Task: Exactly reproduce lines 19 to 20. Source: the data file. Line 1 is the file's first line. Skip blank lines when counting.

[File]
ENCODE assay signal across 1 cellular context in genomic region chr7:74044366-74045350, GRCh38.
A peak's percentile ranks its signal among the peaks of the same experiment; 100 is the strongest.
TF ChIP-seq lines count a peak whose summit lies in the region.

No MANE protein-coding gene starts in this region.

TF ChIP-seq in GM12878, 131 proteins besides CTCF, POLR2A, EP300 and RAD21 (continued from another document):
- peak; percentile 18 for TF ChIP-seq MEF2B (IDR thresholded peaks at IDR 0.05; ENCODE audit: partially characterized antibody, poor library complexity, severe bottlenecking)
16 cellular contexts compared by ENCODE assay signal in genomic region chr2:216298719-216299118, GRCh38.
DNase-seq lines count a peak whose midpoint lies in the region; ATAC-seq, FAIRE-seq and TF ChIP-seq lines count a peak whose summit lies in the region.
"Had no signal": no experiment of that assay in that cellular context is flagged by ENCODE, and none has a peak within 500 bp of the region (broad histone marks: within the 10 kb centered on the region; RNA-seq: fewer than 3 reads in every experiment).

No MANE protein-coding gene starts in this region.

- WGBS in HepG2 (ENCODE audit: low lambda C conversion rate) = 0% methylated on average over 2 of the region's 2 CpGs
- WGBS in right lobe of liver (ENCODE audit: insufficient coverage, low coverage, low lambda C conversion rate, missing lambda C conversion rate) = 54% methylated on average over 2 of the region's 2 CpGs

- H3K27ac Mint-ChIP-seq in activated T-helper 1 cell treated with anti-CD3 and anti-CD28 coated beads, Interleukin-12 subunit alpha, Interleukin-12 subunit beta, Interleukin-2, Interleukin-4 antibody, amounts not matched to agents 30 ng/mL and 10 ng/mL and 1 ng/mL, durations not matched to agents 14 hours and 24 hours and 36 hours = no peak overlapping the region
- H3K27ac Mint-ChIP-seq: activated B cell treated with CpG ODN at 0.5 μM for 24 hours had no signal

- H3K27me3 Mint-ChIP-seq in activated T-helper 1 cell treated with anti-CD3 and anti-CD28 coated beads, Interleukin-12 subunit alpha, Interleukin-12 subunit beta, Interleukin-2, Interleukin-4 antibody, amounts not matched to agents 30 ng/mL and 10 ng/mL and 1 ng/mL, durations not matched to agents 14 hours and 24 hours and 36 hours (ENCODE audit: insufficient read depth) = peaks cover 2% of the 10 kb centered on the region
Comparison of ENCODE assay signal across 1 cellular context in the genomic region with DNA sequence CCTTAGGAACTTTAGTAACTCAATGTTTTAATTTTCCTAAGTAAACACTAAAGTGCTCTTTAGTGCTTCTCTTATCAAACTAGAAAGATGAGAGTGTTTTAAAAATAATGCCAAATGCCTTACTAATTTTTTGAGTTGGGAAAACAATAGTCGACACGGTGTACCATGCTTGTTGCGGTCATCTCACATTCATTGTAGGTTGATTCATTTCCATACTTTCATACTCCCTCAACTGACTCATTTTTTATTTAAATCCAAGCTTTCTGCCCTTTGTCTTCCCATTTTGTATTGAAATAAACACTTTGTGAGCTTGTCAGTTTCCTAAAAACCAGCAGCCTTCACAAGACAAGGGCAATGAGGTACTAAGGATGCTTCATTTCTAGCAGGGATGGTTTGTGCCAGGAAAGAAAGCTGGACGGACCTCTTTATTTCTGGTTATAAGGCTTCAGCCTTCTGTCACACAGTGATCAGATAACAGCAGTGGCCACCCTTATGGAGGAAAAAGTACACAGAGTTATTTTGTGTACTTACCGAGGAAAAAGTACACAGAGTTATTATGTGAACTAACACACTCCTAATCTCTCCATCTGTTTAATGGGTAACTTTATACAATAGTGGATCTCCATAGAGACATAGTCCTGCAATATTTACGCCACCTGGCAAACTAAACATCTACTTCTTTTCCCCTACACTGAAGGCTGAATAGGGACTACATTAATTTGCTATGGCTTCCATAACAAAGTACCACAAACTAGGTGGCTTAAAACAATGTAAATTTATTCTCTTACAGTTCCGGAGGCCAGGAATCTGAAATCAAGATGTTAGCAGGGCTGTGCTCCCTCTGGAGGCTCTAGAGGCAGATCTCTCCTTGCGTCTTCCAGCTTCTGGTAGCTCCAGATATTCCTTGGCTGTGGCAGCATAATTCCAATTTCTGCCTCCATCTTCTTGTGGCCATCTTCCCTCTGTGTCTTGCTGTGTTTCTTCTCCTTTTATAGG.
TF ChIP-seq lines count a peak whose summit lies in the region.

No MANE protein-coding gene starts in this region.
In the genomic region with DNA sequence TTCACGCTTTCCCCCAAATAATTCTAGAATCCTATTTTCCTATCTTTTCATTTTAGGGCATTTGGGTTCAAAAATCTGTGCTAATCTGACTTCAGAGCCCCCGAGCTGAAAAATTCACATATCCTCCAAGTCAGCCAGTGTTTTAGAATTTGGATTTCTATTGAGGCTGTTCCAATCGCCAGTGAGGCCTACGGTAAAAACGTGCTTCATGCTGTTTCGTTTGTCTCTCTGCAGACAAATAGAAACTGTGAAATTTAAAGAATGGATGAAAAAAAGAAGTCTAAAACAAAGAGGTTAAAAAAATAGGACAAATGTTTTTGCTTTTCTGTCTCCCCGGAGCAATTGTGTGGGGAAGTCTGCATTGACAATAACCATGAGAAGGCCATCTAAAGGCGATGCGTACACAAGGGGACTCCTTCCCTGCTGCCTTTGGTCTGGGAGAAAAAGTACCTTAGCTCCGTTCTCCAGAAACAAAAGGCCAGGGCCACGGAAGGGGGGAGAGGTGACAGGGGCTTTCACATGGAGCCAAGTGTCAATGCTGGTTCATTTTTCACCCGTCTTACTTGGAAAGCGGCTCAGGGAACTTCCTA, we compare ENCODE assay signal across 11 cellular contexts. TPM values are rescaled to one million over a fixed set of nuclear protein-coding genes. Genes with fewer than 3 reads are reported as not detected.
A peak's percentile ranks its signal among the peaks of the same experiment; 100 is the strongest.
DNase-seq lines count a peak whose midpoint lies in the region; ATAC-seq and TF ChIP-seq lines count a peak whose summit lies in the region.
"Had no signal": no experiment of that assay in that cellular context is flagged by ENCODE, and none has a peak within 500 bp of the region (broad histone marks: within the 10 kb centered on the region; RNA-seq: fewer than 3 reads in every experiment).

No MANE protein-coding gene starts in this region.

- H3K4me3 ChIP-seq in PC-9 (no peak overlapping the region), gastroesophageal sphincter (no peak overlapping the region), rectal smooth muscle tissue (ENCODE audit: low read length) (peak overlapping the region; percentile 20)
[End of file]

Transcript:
In the genomic region with DNA sequence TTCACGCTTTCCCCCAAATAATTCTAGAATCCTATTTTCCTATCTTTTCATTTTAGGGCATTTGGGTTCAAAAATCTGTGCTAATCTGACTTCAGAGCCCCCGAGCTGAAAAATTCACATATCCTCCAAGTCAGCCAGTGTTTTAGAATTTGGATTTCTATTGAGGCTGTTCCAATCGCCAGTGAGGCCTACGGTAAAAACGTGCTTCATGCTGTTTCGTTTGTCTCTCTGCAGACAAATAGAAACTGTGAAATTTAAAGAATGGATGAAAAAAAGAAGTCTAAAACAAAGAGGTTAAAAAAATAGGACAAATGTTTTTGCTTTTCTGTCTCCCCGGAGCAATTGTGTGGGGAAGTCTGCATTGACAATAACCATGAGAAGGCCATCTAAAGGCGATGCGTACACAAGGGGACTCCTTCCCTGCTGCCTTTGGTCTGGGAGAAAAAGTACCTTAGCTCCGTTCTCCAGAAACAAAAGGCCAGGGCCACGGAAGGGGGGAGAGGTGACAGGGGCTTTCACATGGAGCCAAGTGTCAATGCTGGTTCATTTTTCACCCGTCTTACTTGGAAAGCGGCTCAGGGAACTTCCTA, we compare ENCODE assay signal across 11 cellular contexts. TPM values are rescaled to one million over a fixed set of nuclear protein-coding genes. Genes with fewer than 3 reads are reported as not detected.
A peak's percentile ranks its signal among the peaks of the same experiment; 100 is the strongest.